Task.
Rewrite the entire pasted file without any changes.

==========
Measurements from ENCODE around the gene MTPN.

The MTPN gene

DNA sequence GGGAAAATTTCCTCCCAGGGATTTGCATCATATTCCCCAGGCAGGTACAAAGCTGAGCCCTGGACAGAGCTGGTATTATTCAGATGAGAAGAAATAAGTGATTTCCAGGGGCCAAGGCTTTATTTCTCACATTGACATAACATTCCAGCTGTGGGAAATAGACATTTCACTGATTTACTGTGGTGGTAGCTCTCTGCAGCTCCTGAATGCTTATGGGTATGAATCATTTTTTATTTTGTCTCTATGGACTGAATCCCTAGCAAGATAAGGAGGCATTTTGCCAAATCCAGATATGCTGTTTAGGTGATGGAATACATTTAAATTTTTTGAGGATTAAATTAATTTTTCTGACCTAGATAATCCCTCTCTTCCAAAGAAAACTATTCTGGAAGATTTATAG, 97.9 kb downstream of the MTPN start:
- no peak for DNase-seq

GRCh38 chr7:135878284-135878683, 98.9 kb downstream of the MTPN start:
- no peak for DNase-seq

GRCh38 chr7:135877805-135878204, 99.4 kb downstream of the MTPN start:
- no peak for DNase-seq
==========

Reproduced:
Measurements from ENCODE around the gene MTPN.

The MTPN gene

DNA sequence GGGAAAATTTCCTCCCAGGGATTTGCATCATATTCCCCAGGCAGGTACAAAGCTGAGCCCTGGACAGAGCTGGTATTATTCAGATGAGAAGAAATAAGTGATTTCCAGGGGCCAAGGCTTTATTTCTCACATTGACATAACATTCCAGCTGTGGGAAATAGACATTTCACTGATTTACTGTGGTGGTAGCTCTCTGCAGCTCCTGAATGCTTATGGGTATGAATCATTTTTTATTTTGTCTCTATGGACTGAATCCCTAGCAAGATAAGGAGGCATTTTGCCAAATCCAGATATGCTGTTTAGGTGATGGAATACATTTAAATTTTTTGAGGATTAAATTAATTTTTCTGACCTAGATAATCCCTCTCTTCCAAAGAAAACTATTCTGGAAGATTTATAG, 97.9 kb downstream of the MTPN start:
- no peak for DNase-seq

GRCh38 chr7:135878284-135878683, 98.9 kb downstream of the MTPN start:
- no peak for DNase-seq

GRCh38 chr7:135877805-135878204, 99.4 kb downstream of the MTPN start:
- no peak for DNase-seq